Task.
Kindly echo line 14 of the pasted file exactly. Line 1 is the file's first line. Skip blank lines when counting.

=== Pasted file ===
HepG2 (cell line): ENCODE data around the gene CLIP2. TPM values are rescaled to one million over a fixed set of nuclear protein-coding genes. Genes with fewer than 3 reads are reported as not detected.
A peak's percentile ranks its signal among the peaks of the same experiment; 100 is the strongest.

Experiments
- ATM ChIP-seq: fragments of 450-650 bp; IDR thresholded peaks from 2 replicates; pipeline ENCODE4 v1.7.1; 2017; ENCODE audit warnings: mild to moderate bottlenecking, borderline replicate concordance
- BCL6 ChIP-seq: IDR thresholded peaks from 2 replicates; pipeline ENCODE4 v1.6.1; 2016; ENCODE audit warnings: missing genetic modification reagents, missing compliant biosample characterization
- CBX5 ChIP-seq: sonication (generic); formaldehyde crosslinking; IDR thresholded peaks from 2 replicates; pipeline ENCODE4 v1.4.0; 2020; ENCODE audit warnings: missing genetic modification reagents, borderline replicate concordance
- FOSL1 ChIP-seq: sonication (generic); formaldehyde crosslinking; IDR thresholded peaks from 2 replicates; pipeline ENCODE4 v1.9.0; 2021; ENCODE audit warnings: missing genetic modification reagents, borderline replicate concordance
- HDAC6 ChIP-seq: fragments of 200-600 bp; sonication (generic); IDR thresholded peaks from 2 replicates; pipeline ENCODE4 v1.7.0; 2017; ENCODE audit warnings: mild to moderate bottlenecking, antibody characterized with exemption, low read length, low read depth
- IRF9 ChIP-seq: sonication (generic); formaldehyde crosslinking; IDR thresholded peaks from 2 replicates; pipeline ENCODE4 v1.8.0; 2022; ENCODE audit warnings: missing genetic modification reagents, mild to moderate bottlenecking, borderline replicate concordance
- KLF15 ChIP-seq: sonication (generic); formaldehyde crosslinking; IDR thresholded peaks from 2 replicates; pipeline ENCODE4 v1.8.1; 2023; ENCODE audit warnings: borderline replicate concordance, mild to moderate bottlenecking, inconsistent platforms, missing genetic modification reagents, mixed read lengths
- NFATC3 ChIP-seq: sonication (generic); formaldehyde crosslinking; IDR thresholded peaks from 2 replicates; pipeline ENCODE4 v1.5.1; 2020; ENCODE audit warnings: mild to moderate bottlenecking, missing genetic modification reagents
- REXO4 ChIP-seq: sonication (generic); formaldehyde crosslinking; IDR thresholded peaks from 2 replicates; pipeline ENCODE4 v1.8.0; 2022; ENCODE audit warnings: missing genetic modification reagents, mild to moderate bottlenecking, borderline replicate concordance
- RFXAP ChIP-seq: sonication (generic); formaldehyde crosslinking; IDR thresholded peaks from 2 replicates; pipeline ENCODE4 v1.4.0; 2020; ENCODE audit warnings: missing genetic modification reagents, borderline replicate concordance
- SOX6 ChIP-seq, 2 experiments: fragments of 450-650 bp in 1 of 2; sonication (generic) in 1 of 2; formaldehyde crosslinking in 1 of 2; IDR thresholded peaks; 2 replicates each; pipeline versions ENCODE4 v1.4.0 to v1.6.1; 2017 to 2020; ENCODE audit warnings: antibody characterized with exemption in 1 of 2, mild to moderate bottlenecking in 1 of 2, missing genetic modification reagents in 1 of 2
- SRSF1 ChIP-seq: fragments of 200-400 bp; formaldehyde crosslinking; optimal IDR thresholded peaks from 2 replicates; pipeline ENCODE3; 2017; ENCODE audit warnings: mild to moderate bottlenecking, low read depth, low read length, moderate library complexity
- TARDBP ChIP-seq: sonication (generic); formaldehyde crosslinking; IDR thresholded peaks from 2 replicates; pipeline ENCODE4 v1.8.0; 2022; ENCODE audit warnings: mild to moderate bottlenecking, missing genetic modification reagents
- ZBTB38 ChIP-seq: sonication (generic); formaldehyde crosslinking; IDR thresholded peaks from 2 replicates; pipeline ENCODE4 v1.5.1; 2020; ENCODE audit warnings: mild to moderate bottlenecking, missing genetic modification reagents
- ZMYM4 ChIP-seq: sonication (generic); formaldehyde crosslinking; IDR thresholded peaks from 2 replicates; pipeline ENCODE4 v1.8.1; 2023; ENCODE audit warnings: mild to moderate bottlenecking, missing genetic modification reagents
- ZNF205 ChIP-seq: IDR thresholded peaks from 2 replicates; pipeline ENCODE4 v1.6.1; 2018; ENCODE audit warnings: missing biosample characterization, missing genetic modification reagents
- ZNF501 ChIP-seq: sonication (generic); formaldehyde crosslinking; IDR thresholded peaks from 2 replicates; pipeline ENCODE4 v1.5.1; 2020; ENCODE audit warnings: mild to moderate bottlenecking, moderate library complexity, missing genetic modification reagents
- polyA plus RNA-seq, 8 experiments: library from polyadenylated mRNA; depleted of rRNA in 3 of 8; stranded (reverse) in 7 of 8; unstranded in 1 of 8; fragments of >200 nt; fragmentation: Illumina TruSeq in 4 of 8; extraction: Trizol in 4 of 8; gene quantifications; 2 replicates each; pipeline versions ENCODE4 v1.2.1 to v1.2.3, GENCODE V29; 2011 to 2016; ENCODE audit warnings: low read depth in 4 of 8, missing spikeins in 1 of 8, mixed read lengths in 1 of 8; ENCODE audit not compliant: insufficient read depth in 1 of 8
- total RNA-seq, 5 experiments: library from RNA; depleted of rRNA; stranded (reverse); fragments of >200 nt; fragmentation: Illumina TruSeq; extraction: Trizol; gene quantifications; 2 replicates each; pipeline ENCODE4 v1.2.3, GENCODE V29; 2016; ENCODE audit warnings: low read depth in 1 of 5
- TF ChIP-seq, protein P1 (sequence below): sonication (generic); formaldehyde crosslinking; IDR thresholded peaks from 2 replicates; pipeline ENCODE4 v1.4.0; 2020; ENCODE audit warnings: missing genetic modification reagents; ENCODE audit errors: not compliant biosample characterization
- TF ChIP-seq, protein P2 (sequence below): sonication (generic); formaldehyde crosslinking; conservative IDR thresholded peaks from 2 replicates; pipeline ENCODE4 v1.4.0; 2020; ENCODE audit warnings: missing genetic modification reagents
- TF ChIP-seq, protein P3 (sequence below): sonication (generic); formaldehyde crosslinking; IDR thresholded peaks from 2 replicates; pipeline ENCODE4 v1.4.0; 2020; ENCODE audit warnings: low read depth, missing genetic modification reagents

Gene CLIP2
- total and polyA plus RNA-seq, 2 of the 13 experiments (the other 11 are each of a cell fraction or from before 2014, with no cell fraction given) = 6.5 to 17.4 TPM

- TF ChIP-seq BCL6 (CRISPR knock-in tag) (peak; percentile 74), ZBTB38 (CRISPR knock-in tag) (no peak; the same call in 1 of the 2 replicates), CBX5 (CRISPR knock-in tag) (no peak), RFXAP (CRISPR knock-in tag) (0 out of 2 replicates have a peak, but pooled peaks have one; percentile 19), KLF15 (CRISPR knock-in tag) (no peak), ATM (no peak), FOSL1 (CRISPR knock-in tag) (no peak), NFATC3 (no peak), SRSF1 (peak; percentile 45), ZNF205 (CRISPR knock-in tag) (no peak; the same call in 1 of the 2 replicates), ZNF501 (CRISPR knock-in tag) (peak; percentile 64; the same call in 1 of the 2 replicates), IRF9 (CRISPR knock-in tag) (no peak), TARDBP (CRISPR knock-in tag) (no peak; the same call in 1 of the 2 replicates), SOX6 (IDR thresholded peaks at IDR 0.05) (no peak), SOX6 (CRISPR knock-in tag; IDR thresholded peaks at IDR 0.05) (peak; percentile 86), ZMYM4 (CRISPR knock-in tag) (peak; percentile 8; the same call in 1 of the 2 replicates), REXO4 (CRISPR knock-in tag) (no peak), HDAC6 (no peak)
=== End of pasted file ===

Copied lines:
- SOX6 ChIP-seq, 2 experiments: fragments of 450-650 bp in 1 of 2; sonication (generic) in 1 of 2; formaldehyde crosslinking in 1 of 2; IDR thresholded peaks; 2 replicates each; pipeline versions ENCODE4 v1.4.0 to v1.6.1; 2017 to 2020; ENCODE audit warnings: antibody characterized with exemption in 1 of 2, mild to moderate bottlenecking in 1 of 2, missing genetic modification reagents in 1 of 2